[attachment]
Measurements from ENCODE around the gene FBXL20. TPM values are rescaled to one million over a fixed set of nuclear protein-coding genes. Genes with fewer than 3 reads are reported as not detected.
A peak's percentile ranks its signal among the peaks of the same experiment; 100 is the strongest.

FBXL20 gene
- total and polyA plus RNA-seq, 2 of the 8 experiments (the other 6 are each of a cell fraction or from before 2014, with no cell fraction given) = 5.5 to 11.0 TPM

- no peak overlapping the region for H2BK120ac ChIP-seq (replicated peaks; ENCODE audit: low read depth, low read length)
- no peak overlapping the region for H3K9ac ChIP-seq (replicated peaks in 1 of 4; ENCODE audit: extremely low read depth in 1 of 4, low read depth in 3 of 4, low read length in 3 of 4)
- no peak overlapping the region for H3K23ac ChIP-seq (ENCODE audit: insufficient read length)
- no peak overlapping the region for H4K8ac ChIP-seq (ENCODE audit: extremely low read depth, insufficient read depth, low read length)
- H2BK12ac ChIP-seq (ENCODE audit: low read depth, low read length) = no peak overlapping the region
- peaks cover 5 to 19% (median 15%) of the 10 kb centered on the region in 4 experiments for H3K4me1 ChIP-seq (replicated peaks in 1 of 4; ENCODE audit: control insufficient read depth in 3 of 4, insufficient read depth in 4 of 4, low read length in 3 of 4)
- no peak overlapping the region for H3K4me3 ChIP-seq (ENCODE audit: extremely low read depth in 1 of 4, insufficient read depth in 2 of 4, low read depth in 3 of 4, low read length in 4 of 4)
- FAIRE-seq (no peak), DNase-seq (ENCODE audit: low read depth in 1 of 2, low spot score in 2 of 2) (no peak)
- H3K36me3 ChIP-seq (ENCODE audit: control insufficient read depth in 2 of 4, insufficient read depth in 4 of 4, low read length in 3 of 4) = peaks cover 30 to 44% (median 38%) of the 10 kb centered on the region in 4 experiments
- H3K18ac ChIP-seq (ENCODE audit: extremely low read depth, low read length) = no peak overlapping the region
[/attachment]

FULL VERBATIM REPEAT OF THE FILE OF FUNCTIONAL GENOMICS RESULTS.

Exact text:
Measurements from ENCODE around the gene FBXL20. TPM values are rescaled to one million over a fixed set of nuclear protein-coding genes. Genes with fewer than 3 reads are reported as not detected.
A peak's percentile ranks its signal among the peaks of the same experiment; 100 is the strongest.

FBXL20 gene
- total and polyA plus RNA-seq, 2 of the 8 experiments (the other 6 are each of a cell fraction or from before 2014, with no cell fraction given) = 5.5 to 11.0 TPM

- no peak overlapping the region for H2BK120ac ChIP-seq (replicated peaks; ENCODE audit: low read depth, low read length)
- no peak overlapping the region for H3K9ac ChIP-seq (replicated peaks in 1 of 4; ENCODE audit: extremely low read depth in 1 of 4, low read depth in 3 of 4, low read length in 3 of 4)
- no peak overlapping the region for H3K23ac ChIP-seq (ENCODE audit: insufficient read length)
- no peak overlapping the region for H4K8ac ChIP-seq (ENCODE audit: extremely low read depth, insufficient read depth, low read length)
- H2BK12ac ChIP-seq (ENCODE audit: low read depth, low read length) = no peak overlapping the region
- peaks cover 5 to 19% (median 15%) of the 10 kb centered on the region in 4 experiments for H3K4me1 ChIP-seq (replicated peaks in 1 of 4; ENCODE audit: control insufficient read depth in 3 of 4, insufficient read depth in 4 of 4, low read length in 3 of 4)
- no peak overlapping the region for H3K4me3 ChIP-seq (ENCODE audit: extremely low read depth in 1 of 4, insufficient read depth in 2 of 4, low read depth in 3 of 4, low read length in 4 of 4)
- FAIRE-seq (no peak), DNase-seq (ENCODE audit: low read depth in 1 of 2, low spot score in 2 of 2) (no peak)
- H3K36me3 ChIP-seq (ENCODE audit: control insufficient read depth in 2 of 4, insufficient read depth in 4 of 4, low read length in 3 of 4) = peaks cover 30 to 44% (median 38%) of the 10 kb centered on the region in 4 experiments
- H3K18ac ChIP-seq (ENCODE audit: extremely low read depth, low read length) = no peak overlapping the region